### A Quick Review

So far we have created 3 encoders. You’ve seen some code snippets from each one in previous sections, but you might want to see them all laid out and complete before we move onward. So here are the three encoder classes in JavaScript:

`ScalarEncoder`

`BoundedScalarEncoder`

(differences highlighted)`CyclicScalarEncoder`

Many datasets contain categorical information. In some cases the data consists of discrete, completely unrelated categories (such as the SKUs of products in a store). In other cases, the data consists of categories that may have some relation (such as days of a week). We will first walk through the discrete case. Some examples of this type of categorization:

- weekend vs weekday
- holiday vs non-holiday
- part of speech for a word
- animal kingdoms
- Olympic sporting events
- names of race horses
- shapes

In these and many other cases it is useful to encode these characteristics as completely discrete categories. The encoding should attempt to **minimize overlap** between any of the category encodings. The easiest way to do this is dedicate some number of bits to each option. The encoding for any option has its dedicated bits active and the rest inactive. Here is an example of the weekday/weekend encoding for today:

In the previous section, we explained how you can create a `CyclicScalarEncoder`

to encode discrete categories.

let values = [0,1,2,3,4] let w = 5 let encoder = new CyclicScalarEncoder({ w: w, n: values.length * w, min: 0, max: values.length })

`CyclicScalarEncoder`

to create discrete encodings in the last section.Now we’re going to convert this into an encoder that can encode any number of categories discretely into encodings of different sizes. We will do this by subclassing `CyclicScalarEncoder`

:

class CategoryEncoder extends CyclicEncoder { constructor(opts) { super({ w: opts.w, n: opts.categories.length * opts.w, min: 0, max: opts.categories.length, }) this.categories = opts.categories } encode(value) { let index = this.categories.indexOf(value) return super.encode(index) } }

`CategoryEncoder`

class, using the same principles.How would we use this new encoder? Like this:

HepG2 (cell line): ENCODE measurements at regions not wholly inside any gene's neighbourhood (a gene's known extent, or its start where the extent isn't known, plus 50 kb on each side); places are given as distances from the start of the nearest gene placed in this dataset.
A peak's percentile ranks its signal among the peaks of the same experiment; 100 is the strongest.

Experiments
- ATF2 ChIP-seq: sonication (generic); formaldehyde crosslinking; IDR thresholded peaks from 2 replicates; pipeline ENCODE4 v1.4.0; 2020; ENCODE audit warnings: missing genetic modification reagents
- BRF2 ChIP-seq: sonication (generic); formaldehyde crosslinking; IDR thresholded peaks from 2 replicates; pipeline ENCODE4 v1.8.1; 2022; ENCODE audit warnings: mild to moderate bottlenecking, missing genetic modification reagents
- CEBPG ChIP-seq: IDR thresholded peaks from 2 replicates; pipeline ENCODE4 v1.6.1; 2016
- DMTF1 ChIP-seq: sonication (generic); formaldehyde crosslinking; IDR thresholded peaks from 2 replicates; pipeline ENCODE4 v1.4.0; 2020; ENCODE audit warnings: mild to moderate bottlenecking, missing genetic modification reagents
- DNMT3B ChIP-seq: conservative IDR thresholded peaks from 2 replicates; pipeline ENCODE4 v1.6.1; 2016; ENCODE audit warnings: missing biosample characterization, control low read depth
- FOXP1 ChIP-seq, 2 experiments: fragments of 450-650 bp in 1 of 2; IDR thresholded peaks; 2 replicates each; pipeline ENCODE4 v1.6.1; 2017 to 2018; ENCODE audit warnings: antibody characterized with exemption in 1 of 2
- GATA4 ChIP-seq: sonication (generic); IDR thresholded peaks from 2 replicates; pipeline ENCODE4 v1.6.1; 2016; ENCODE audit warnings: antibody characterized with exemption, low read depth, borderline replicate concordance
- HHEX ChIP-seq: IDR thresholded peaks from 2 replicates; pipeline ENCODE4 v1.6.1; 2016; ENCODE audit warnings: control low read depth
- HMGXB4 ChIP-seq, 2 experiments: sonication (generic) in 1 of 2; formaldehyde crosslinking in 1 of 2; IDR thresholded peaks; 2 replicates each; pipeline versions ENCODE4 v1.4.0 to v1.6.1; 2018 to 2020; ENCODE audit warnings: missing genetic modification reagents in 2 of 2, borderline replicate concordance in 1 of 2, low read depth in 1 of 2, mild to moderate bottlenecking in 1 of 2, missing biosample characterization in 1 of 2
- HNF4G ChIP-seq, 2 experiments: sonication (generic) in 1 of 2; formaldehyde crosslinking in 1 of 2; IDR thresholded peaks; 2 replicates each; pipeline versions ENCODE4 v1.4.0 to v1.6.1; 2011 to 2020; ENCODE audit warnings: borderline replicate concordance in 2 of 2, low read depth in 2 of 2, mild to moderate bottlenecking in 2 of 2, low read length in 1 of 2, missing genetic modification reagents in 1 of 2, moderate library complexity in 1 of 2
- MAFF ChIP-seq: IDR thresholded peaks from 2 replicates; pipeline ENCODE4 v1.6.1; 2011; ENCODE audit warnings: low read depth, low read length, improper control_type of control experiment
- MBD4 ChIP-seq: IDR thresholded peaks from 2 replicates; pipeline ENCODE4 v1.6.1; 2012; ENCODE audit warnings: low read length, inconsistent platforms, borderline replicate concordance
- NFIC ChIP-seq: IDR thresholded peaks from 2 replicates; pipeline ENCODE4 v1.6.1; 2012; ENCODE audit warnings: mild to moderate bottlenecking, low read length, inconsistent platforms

let encoder = new CategoryEncoder({ w: 3, categories: ['one', 'two', 'three'] }) let encoding = encoder.encode('two')

`CategoryEncoder`

.Now `encoding`

should be `[000111000]`

.

Our new `CategoryEncoder`

can be used as a base class for lots of different types of discrete encoders. Here’s one that accepts a JavaScript data value and produces a binary array based upon whether the date is a weekend or not.

class WeekendEncoder extends CategoryEncoder { constructor(opts) { super({ w: opts.w, categories: ['weekday', 'weekend'], }) } encode(date) { let dayOfWeek = date.getDay() let value = 'weekday' if (dayOfWeek === 0 || dayOfWeek === 6) value ='weekend' return super.encode(value) } } // Usage let encoder = new WeekendEncoder({w: 3}) let encoding = encoder.encoder(new Date())

`CategoryEncoder`

class, we can create new encoders that operate on other data types, like this `WeekendEncoder`

.Creating new discrete category encoders is simple and easy. The one displayed in the code above is the same one running behind *Figure 1* above.

### When to use Discrete Encodings¶

Use discrete encodings then there are no semantic similarities between categories. For example: object types, SKUs, names, keys, literal categories, discrete groupings, animal kingdoms, job types, etc. Just because someone has the same first name as another person does not necessarily mean they should share semantics as when they are encoded. Human first names could be encoded discretely like so:

### Limitations of Discrete Categories¶

TODO: Explain what it means to have too many categories

– as categories grow the size of the semantic encoding gets smaller

– how does this affet the SP’s activations?

**Next: Encoding Time**